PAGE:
2. Saute: Heat the oil in a large skillet over medium heat. Saute the onion, garlic, and ginger in the oil in a large nonstick skillet until soft and fragrant, about 3 minutes. Add to the monggo pot and allow the mixture to simmer together for a few minutes.
  3. Mix: Stir in the coconut milk and malunggay leaves. Remove the monggo pot from the heat. It just needs to be hot enough to very slightly wilt the leaves. Serve over rice or plain, like a soup.


I cooked 1 cup of dry brown rice and stirred it together with the monggos for easy leftovers. It worked great.
You can also add 1 tablespoon curry paste to enhance the flavor of this dish - I would suggest adding it to the saute pan with the garlic, onion, and ginger.

  • Prep Time: 5 mins
  • Cook Time: 50 mins
  • Category: Dinner
  • Cuisine: Filipino

Keywords: monggo bean, mung bean soup, filipino soup

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  1. Skillful Cook Logo

    This is one of my favorite Filipino dishes! I like the twists you added and luckily my mom grows malunggay in her FL backyard! I just recently found your blog, bought your e-book and so inspired to get my own food blog going. I love how you incorporate these Filipino dishes and make them look so easy to make! Will pin and try this recipe out for sure!

  2. Skillful Cook Logo

    I’m with you! Heidi Swanson got me into mung beans. I adore beans so much that I refuse to buy them in a can. I always pre-soak and cook them from scratch. What’s a busy working girl to do on a weeknight? Find beans that don’t require too much pre-soaking, like lentils & mung beans!
    I’ve got to try this!
    Can we make shirts that say “I love beans”? Or, will people think we’re weird?

  3. Skillful Cook Logo

    I heart this dish; I’ve been eating it since I was a baby. And yes, malunggay is a superfood. My parents planted some in our backyard and we added it to all our soups and stews. My mom doesn’t use coconut milk; instead, she uses fish sauce to add that salty flavor. Yummy!

    1. Skillful Cook Logo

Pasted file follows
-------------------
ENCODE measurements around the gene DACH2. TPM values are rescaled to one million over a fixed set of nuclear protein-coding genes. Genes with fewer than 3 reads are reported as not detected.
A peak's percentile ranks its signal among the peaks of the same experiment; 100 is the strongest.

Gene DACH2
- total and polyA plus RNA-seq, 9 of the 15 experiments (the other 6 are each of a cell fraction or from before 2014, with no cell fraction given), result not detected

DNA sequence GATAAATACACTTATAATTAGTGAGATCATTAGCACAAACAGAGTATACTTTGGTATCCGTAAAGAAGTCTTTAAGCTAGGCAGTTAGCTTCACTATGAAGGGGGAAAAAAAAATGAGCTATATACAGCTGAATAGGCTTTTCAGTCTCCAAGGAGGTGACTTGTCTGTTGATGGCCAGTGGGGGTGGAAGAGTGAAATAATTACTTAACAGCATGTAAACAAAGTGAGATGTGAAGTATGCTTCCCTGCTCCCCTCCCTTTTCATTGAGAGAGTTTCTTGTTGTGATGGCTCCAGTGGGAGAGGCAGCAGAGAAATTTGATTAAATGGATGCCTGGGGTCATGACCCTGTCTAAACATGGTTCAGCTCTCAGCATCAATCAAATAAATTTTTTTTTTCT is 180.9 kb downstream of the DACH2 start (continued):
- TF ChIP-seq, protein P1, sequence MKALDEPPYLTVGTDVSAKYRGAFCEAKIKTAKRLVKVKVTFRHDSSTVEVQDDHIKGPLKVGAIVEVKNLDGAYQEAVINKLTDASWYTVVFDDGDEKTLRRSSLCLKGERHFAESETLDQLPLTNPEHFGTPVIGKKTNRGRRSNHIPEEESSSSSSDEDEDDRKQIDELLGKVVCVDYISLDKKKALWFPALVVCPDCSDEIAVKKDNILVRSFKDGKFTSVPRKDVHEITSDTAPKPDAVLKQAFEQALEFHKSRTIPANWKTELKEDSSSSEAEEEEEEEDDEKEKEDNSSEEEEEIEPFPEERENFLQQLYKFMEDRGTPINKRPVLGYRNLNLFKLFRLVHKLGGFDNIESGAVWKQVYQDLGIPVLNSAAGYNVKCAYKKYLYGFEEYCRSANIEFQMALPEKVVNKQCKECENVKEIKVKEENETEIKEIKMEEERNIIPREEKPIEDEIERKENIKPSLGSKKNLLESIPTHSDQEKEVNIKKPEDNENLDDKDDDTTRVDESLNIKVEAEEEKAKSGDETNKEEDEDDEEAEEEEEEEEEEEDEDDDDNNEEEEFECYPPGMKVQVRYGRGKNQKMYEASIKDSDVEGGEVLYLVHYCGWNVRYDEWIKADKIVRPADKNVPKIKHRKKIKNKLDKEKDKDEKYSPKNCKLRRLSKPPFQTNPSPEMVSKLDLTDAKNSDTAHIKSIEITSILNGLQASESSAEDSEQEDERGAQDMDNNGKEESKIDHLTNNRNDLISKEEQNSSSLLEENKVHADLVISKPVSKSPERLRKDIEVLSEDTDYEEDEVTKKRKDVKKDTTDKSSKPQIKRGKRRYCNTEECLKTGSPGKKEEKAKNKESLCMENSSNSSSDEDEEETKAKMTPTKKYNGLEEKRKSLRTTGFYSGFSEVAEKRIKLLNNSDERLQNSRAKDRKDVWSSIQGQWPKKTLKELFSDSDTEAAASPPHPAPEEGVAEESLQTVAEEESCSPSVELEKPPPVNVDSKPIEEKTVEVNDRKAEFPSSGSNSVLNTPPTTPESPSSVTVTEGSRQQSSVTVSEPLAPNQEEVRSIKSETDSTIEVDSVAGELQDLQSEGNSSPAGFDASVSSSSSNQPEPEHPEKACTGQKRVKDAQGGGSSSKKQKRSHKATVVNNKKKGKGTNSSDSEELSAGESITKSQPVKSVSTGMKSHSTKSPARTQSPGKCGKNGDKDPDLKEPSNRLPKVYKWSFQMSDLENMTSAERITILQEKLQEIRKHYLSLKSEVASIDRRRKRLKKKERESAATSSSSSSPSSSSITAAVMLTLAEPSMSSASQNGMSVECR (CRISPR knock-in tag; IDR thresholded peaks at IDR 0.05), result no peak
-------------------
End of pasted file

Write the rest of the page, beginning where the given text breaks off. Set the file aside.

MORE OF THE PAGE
Jennp and Skillful Cook-

      I just made a pot w lemongrass, fish sauce, a cinnamon stick, garlic, onion, ginger, chicken stock and star anise…but it doesn’t really taste like anything. =( I’ve made this before hoping for a delish soup/lentil type meal and it just is bland. What can I do to make it tastier? More flavorful? Use coconut milk instead of stock, perhaps?

      Anne Mariee

      1. Skillful Cook Logo

        You might just be missing salt and pepper to bring out the flavors, maybe add some chopped meat to the sautee like pork or shrimp.

      2. Skillful Cook Logo

        It could also be your portions… I would focus on getting your amount of broth tasting good, then fish sauce & salt + pepper. That cinnamon stick sounds off, but I could be wrong.

  4. Skillful Cook Logo

    Love mung beans!! Malunggay is new to me, but now I totally want to see if some of our ethnic groceries in the neighborhood might carry it. This sounds totally up my alley! 🙂

    1. Skillful Cook Logo

      If you cant find fresh malunggay, try to find it in frozen section of the asian store. You can definitely substitute it spinach .

  5. Skillful Cook Logo

    I hear you! I love mung beans! It is totally comfort food. My mom makes it Indian style with Garam Masala – I would love to try your recipe…hmmmm maybe for dinner tonight! Love your blog BTW!!!

  6. Skillful Cook Logo

    Oh I love me some legumes any way possible… as a matter of fact, just the other day I was contemplating a bag of split green peas that has been in my pantry for a little too long and did think of the idea of making them with coconut milk and curry… this was just like a cosmic confirmation to make them ASAP into a “hot, creamy, flavorful gravy sauce” and serve them over rice 🙂

  7. Skillful Cook Logo

    This looks really delicious. I recently made a mung bean soup with celery and apples and it was super tasty. I agree that those malunggay leaves are super cute! I remember them from a previous lentil/curry recipe I think?

  8. Skillful Cook Logo

    I love monggo! Your pictures made me hungry. We will definitely be having this for lunch later today. And thanks for the curry suggestion I will have to try that!

  9. Skillful Cook Logo

    Sometimes my mom adds crispy lechon to it. Nom. Thanks for sharing! Btw, have you tried malunggay fruit/pods? Try it before you leave. My mom usually adds it in pinakbet.

  10. Skillful Cook Logo

    Yummy!!!!! I haven’t had monggo beans in sooooo long. Growing up in Guam, all of my friends were Filipino or Chamorro and everybody made monggo beans. After seeing your pics, I’ve decided that I definitely need to find an Asian store and make these.

    1. Skillful Cook Logo

      That is so cool that you grew up in Guam! Wow. I wonder how hard the monggos are to find in the states? I guess I’ll find out when we go back 🙂

      1. Skillful Cook Logo

        Unsure how prevalent they will be in the midwest, but on the west coast you can find mung beans in any Asian/Chinese supermarket. Or you could go to your local Chinese restaurant and ask the owners where they would get it. 🙂